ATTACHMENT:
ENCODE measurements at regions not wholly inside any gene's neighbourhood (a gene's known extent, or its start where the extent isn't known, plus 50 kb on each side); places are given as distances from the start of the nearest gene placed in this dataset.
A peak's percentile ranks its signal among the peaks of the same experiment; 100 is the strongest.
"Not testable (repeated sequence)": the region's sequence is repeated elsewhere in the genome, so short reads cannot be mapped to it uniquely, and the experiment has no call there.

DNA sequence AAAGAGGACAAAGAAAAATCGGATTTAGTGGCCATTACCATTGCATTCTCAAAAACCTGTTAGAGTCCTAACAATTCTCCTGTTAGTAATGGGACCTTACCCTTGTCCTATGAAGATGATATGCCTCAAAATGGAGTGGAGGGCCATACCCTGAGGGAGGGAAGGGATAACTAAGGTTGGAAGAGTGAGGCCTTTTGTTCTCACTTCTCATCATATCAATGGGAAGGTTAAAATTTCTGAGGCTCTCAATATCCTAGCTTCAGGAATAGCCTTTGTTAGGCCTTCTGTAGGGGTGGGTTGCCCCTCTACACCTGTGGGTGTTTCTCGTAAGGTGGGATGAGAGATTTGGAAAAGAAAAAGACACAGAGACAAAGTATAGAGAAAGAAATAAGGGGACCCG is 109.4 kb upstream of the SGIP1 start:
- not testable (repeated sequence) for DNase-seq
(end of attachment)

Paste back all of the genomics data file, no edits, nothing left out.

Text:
ENCODE measurements at regions not wholly inside any gene's neighbourhood (a gene's known extent, or its start where the extent isn't known, plus 50 kb on each side); places are given as distances from the start of the nearest gene placed in this dataset.
A peak's percentile ranks its signal among the peaks of the same experiment; 100 is the strongest.
"Not testable (repeated sequence)": the region's sequence is repeated elsewhere in the genome, so short reads cannot be mapped to it uniquely, and the experiment has no call there.

DNA sequence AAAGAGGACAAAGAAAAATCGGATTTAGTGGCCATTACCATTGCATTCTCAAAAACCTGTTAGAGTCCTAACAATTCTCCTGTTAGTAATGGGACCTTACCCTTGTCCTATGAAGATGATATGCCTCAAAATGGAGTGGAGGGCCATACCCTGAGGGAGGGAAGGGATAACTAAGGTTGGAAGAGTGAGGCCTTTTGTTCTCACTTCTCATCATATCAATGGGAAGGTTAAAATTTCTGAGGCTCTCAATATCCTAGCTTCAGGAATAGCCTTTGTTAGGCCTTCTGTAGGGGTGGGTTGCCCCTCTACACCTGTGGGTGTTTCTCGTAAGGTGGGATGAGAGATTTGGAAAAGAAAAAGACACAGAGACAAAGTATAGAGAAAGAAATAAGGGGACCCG is 109.4 kb upstream of the SGIP1 start:
- not testable (repeated sequence) for DNase-seq